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Chaosdögs – Punk Anarchy from Istanbul

Special feature by Baz Bardoe


When you think of Turkey you may not instantly think of a punk rock scene, but apparently there is one and Chaosdögs are a good example of how strong it must be. One of the joys of life is browsing through You Tube listening to new bands and this was how I stumbled upon Chaosdögs. Their description as ‘blackened metal punk’ caught my attention along with artwork that spoke of raw, punk inspired brutality. I gave it a listen and connected immediately. I had to interview them and found myself pleasantly surprised by some of their answers, most notably how new the band is.

I started by asking founder Nöisebringer a bit about how the band started. “I’m Ahmet, also known as Nöisebringer, the founding member of Chaosdögs. I’m on guitars and vocals. I founded the band by myself in July 2023. After writing two songs on my own, I tried working with a few people, but we couldn’t get along. In November, during the pandemic times, I invited my close friend Jagöff (Doruk), whom I met, to play bass for the band. At that time, I’ve already parted ways with the previous drummers because we weren’t on the same page. So, I needed a drummer and I was asking everyone around me, ‘Do you know any drummers?’ Through Kürşad from “Non-Specific Vaginitis”, I met our current drummer, GG Kush (Tuna), and asked him if he would like to join the band, to which he gladly agreed. Although I’ve only known him for a few months, our energy aligns very well, and he is truly a talented individual. Filth, Blasphemy and Streets!”

I admit to being intrigued by the idea of a punk scene in Istanbul and asked him to tell me a bit about it. “Actually, there are many punk bands of different genres in Turkey and Istanbul, I would estimate around 15 or more (still active in 2024). Yes, perhaps fewer compared to other countries, but it makes these bands much more active. There are plenty of places to play and record; some venues I like include Karga and The Wall bars in Kadıköy. There are also plenty of venues for larger events and bands, especially in 2024, when many mainstream metal bands from various genres are coming to Turkey. Even though I don’t like 85% of these bands, I think they will help to cultivate the audience in Turkey a bit more”.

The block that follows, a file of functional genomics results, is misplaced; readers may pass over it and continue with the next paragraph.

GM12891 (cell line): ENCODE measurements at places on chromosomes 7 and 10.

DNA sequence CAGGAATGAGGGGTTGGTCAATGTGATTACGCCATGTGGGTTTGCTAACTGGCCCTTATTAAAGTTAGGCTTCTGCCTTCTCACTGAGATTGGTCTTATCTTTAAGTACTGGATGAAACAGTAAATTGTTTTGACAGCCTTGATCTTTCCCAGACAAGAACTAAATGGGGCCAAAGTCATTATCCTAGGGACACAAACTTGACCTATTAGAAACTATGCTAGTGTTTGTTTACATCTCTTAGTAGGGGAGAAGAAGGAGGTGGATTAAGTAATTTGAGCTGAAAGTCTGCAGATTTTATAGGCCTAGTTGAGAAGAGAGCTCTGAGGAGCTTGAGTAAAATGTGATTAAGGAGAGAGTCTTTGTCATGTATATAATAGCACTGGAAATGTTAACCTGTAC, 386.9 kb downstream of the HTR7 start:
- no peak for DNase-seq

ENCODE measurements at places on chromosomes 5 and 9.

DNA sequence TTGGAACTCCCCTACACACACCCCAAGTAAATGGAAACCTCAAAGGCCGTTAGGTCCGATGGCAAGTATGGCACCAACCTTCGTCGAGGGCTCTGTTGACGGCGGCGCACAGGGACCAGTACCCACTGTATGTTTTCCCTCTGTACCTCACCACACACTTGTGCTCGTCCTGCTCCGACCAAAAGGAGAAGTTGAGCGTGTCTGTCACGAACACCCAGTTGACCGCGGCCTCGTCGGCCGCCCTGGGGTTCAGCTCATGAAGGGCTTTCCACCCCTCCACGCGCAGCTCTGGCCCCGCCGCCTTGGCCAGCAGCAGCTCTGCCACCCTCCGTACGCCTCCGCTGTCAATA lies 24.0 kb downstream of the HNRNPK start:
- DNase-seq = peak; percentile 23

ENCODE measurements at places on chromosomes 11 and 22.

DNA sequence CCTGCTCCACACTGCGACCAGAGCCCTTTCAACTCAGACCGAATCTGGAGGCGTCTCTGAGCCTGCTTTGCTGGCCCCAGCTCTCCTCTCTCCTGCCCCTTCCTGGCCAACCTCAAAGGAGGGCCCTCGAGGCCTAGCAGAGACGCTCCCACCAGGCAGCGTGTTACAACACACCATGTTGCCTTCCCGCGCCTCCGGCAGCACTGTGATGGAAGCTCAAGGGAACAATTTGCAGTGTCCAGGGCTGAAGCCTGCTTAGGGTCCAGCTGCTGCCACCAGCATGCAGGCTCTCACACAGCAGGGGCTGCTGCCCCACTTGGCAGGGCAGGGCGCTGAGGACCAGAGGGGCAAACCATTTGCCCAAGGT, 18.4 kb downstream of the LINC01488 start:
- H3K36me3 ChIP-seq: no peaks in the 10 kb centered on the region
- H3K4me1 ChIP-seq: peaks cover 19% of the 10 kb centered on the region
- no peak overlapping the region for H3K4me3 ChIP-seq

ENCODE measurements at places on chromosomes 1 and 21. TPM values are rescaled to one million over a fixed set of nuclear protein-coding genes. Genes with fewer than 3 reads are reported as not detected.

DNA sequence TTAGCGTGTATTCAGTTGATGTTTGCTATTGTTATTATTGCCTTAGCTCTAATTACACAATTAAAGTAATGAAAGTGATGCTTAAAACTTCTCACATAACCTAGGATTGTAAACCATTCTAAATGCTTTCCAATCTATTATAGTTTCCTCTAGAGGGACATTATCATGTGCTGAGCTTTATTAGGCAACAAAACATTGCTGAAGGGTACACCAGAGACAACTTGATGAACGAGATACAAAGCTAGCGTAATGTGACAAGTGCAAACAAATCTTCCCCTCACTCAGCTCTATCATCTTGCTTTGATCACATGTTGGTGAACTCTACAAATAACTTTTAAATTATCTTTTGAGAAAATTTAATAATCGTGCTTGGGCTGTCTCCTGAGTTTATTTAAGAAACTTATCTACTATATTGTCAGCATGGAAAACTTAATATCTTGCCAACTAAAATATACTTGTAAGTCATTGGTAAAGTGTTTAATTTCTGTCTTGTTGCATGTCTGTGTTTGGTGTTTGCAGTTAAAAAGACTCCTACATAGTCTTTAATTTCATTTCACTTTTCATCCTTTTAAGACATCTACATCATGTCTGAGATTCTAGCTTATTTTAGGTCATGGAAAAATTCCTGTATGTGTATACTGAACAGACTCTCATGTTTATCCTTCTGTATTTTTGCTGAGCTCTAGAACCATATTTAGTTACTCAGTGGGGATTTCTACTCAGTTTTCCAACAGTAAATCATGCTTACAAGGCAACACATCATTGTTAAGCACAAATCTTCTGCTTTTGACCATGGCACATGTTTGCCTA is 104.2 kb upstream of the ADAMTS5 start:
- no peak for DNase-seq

Jagöff states, “I met with Ahmet by our mutual friend in early 2022 and met with Tuna at his ex-band’s concert in late 2022. Personally, my main influence in Chaosdögs have been the ongoing Islamic rise, absurd restrictions by the government and lack of addressing it loudly and filthy. In the Turkish scene, most groups are located in Istanbul and Ankara and I might say that there were more bands before. Scene is still alive, but with more personal-styled, not raw and loud punk bands. Istanbul has 4-5 places and Ankara has 1-2 places for scene to live. As for the recording studios, there are still some great studios to record. If you would like to get into the Turkish scene more, I suggest you to start with us, Sakatat, Rötbrains, Dethkrüsh, Glabrezu and more!”